Domhnall MacAuley: Elite performance in endurance sports

Domhnall MacauleyTo meet with the president of the American College of Sports Medicine…you arrange to go for a jog. A family doctor, team doctor, researcher, departmental chair and now a major leader in American health, Tom Best (Ohio State University), has achieved a lot but he took a difficult road and, he and his family, have made many sacrifices along the way. A career in sports medicine doesn’t fit well with the traditional academic route and to follow this dream he had to uproot his family, move practice and change university on a number of occasions. One of his key ambitions is to widen the international appeal of the college and, with a range of international delegates already boosting the overall attendance to 5700 delegates, this should not be too difficult. The new health reforms offer little encouragement, however, to those in sports medicine as there are few overt references to sport, exercise, or physical activity. Nor is it a priority for the Comparative Effectiveness Research Institute (CORI).

Interested in elite performance in endurance sport and how to achieve your potential? Veronique Billat (Centre du Medicine de Sport, Paris), passed on many of the secrets. Top level endurance performance is about sustaining as high a proportion of maximum oxygen uptake (VO2 Max) for as long as possible and she suggests that one can probably perform for about 10 minutes at 87% of maximum. Few races are a constant pace, however, and she charted the variation in pace in top distance runners with frequent periods of acceleration to a pace to 130% VO2 max. How can an athlete do this? The secret is management of ones anaerobic deficit in order to respond towards the end of the race. That means knowing just how hard you can push at any time. Billat’s group have already developed prototype micro systems worn by an athlete that record physiological measurements together with speed and position, feeding back race information to a base station using mobile phone apps. Olympian technology.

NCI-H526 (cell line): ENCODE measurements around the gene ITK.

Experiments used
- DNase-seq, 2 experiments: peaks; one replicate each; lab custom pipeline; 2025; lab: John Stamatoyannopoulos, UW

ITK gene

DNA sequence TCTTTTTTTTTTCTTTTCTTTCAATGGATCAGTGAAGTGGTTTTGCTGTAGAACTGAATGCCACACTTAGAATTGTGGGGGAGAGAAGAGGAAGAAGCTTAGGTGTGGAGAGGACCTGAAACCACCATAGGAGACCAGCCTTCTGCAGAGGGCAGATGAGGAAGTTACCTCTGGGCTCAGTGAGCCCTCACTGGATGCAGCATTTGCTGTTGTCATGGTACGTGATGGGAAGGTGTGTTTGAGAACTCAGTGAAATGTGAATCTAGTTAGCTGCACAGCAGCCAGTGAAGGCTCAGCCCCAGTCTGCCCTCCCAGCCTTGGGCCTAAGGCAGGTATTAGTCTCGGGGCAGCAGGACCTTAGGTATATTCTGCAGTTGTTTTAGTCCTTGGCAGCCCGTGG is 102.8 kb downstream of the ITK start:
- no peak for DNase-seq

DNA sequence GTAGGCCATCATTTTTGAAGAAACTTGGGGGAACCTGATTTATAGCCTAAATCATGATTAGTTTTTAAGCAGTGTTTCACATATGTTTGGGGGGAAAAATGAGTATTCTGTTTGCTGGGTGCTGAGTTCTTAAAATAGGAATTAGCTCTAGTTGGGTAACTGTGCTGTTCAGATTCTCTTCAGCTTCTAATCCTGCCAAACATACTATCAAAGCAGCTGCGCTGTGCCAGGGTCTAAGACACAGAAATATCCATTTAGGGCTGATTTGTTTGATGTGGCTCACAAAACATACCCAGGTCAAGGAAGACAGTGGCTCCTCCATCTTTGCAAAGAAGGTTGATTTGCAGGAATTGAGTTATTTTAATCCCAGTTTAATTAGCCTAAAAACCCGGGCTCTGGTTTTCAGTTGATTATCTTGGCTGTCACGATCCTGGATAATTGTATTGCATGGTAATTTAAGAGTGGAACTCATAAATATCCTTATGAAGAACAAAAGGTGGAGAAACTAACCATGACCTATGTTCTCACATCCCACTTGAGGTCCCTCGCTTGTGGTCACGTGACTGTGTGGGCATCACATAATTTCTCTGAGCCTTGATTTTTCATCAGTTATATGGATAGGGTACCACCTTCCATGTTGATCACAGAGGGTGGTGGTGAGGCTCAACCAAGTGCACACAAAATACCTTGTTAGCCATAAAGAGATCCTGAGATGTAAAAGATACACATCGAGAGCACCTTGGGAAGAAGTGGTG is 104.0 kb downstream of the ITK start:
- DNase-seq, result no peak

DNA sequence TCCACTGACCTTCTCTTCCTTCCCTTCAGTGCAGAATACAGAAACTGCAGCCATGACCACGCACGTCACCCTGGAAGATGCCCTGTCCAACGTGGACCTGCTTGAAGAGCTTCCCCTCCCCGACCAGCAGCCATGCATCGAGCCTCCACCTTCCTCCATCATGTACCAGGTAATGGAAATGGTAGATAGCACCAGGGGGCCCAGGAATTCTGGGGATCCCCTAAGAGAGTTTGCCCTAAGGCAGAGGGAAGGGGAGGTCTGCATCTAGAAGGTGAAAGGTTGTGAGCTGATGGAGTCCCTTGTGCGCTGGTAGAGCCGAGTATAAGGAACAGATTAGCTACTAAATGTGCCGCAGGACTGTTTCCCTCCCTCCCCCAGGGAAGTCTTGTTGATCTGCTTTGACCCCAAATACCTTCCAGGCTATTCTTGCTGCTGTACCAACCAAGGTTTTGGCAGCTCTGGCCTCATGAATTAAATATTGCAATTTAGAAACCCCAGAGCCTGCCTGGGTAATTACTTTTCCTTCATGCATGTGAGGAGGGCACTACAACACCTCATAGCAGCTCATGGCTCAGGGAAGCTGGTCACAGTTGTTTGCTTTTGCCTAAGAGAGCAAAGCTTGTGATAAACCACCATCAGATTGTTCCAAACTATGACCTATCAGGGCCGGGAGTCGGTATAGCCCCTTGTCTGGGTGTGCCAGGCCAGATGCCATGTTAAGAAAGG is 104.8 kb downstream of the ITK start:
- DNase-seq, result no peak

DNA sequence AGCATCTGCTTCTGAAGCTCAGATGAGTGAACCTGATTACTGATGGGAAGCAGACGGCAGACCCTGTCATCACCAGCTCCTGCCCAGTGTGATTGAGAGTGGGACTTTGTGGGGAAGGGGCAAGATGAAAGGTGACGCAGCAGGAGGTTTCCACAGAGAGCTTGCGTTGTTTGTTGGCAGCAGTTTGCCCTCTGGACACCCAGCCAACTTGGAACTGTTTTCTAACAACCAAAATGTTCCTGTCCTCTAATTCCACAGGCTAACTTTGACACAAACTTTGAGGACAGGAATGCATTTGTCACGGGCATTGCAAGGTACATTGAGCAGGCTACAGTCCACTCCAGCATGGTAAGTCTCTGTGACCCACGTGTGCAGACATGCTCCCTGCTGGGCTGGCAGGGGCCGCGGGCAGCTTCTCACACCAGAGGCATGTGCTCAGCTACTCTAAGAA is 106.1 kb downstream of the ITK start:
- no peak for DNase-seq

Platelet rich plasma injections, and related treatments are another developing field: These spun down homologous blood products are rich in growth factors which act at different times in the healing process. Should they be used as a bolus or sustained, and how do we know at what stage of the healing process to use them? As part of a symposium on performance enhancing agents, Bruce Hamilton (Qatar) summarised the evidence and, asked in particular, if they should be classified as a prohibited product under doping regulations. Accelerated healing after injury is, of course, the aim of all therapeutic management but, the question remains if there could be any systemic performance enhancement from locally injected growth factors. If so, they should be prohibited. Another grey area in doping.

And, there was an unexpected surprise bonus on the final morning when, Doug Altman (Oxford) and Kay Dickersin (John Hopkins), together with Ian Shrier (McGill University, Montreal) discussed evidence based sports medicine in the context of the Cochrane Collaboration. Ian first challenged the sports medicine community in 2002 when, in a radical approach, he questioned the evidence to support stretching. If the audience response is any indication, asking the sports medicine community to think about systematic reviews and reflecting on the evidence to support practice is still quite threatening. They would rather, to use the motto of a well known sports clothing manufacturer, “just do it.”

Domhnall MacAuley is primary care editor, BMJ

  • Prof Mark Batt, Nottingham

    I too attended this very good session to discuss evidence-based medicine. My feelings were that the sports medicine community were not so much threatened by evidence-based medicine but were bold enough to challenge its role in modern health care. Indeed when the panel were asked the simple question by a fellow attendee “what good has evidence-based medicine done for medicine” the panel responses were less than impressive.

    I specifically asked about methodology raising the concern that many of us have that meta-analyses and Cochrane reports give too much weight to RCTs. RCTs, rather than mixed methods analyses, may not be the best methods for assessing many of the complex interventions in Sport and Exercise medicine, particularly those involved with understanding the extent to which a given intervention can help improve uptake of physical activity and thus potentially improve health and wellness. This is critically important as NICE seem to adopt a similar stance which in turn significantly effects commissioning of services.